from the Ahnishinahbæótjibway (We, the People)
January 20, 1999
Red Lake Nation Tribal Court
attn: Bruce Graves
Dear Red Lake Tribal Courts,
In December of 1990, Wub-e-ke-niew sent his “certification of membership and identification” to Chief Justice Thurgood Marshall of the United States Supreme Court. He then sent a letter to the office of the U.S. Secretary of the Interior, explaining what he had done, including that, as he wrote: “if I continue to allow myself to be falsely identified as Indian I am guilty of complacency and conspiracy; I want to part whatsoever of the fraudulent Indians identity that the U.S. Government is still using to destroy the legitimate Aboriginal Indigenous people of these two continents.” His letter, slightly abbreviated, was published in the January 9, 1991 edition of the Ojibwe News. Te name on the Indian enrollment card which he sent to the U.S. Supreme Court was: Francis (no middle name) Blake (no suffix), born June 6, 1928.
Wub-e-ke-niew also legally withdrew his recognition of the United States’ claimed authority to assign land use permits and wrote, to the U.S. Secretary of the Interior and elsewhere, that he was living on the unceded land of the Ahnishinahbótjibway Bear Dodem, under Ahnishinahbótjibway jurisdiction. We continued to reside on that land, under Ahnishinahbótjibway jurisdiction, until his death in October of 1997.
Wub-e-ke-niew expressed himself clearly: in his published writing, in person, in letters and in broadcast media including the local television station. His well-documented understanding of his Ahnishinahbótjibway identity was consistent, and was known to the Red Lake Band of Chippewa Indians. He had a reasonable, legally-founded basis for what he said and wrote.
Wub-e-ke-niew overtly, and repeatedly, challenged the U.S. Government and the Indians under U.S. aegis. “I am not an Indian – kick me off my land,” he invited. Neither the United States nor their Red Lake Band of Chippewa Indians responded to Wub-e-ke-niew’s challenges, and, in fact, when Wub-e-ke-niew asked the Red Lake Indian law enforcement system to exercise the jurisdiction which they claimed over their Indians, they did not do so.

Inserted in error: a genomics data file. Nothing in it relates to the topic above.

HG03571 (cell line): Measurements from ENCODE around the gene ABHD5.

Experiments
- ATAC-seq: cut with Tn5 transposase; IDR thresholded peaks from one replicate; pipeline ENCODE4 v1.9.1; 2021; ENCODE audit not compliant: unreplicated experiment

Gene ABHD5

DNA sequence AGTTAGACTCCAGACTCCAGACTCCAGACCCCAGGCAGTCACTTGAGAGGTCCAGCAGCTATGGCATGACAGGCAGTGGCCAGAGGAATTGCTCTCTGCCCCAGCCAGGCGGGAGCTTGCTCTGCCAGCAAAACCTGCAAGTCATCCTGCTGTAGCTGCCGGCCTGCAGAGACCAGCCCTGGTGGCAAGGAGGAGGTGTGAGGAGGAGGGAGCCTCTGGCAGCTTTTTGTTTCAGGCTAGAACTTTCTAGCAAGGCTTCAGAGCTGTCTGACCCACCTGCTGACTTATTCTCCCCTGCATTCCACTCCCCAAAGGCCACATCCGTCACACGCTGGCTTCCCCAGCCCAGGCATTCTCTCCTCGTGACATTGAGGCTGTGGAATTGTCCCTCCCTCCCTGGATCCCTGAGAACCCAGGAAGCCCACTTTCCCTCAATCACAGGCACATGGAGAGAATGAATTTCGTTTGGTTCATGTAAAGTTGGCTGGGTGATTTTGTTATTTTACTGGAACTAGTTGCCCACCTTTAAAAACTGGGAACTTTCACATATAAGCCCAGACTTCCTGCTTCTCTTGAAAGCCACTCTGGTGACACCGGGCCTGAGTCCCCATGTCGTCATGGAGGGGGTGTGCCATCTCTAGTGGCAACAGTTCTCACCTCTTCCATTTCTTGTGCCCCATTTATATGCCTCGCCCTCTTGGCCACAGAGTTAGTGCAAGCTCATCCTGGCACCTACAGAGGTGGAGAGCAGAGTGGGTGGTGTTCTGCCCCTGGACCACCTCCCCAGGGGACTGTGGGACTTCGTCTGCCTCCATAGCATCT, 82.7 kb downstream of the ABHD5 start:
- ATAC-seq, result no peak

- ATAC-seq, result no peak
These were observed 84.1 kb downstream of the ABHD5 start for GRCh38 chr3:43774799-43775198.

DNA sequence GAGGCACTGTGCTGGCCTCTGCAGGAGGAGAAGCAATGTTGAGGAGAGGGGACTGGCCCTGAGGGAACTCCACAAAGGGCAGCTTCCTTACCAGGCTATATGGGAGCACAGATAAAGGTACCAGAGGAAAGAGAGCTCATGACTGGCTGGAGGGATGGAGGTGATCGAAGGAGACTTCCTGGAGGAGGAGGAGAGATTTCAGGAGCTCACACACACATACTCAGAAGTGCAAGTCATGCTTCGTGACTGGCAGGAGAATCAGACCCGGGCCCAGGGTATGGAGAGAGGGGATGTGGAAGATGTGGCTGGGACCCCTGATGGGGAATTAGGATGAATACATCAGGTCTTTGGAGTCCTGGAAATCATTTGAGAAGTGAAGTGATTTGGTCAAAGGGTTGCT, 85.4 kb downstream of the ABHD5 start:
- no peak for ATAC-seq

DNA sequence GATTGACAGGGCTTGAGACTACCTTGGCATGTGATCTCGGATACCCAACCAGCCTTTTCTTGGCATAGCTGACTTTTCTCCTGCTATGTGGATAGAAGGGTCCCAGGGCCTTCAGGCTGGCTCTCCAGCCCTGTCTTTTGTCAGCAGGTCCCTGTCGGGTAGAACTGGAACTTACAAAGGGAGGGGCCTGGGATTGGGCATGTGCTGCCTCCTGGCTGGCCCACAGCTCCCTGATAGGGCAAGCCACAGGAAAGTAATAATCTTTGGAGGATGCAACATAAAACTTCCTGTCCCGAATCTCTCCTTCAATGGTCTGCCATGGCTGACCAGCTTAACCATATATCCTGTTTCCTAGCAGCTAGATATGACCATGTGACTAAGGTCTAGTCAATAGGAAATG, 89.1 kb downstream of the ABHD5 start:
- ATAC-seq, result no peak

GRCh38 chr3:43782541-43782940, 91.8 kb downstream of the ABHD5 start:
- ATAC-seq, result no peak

The United States Government, including their Red Lake Band of Chippewa Indians, had more than thirteen years during which to challenge the legitimacy of Wub-e-ke-niew’s and my marriage under the Ahnishinahbótjibway Midé of the Bear Dodem. They had more than seven years during which to act on Wub-e-ke-niew’s invitation: I am not an Indian – kick me off my land.” They had more than seven years during which to respond to what Wub-e-ke-niew said and wrote – and Wub-e-ke-niew consistently included our mailing address and home telephone number in his published newspaper columns. But, as long as Wub-e-ke-niew was alive and could speak for himself, the U.S. and their Chippewa Indians tacitly accepted what Wub-e-ke-niew was saying and writing.
After Wub-e-ke-niew died, certain members of the Red Lake Band of Chippewa Indians began to make their moves. Why wait until a man is dead, and can no longer speak for himself? Only a coward would say behind a dead man’s back, what he or she would not say to his face while that man was still alive.
The Red Lake Band of Chippewa Indians issued a “Certificate of Degree of Indian Blood,” signed by Donna Whitefeather, which was used to claim that Wub-e-ke-niew was an “enrolled member of the Red Lake Band of Chippewa Indians.” The name on this document is “Francis G. Blake, Jr. (DOB 6/6/28).” Attempting to “enroll” a man after he’s dead, especially someone who felt as strongly as Wub-e-ke-niew did about the “Indian” identity, is a dirty trick, and I can only guess as to why the Red Lake Band would have used a fictitious name to do it. Wub-e-ke-niew was never known as “Francis G. Blake, Jr.” (nor as Francis George Blake, Jr.”) during his lifetime.
There are thousands of Wanna-Be’s who would be delighted to be somebody’s Indian. There are also plenty of blood-quantum Indians who lack only 1/512th (about a tablespoon) of federally-recognized “Indian” blood. So, why would anyone go to all that trouble to posthumously “enroll” a man who was emphatically not an Indian? Could it be that Wub-e-ke-niew was exactly and precisely right about Ahnishinahbótjibway jurisdiction?
The Red Lake Tribal Courts used the false documents which were created after Wub-e-ke-niew’s death, to claim “exclusive and subject matter jurisdiction” over probate of his estate. Furthermore, both the Indian Courts, and the petitioner for probate, had documents indicating that much of the property probated was, in fact, the joint property of Wub-e-ke-niew and myself. They knew that Wub-e-ke-niew and I had been married for many years. They had my mailing address – the same Bemidji post office box which Wub-e-ke-niew and I had used for more than a decade. Yet, the did not notify me of the probate hearing.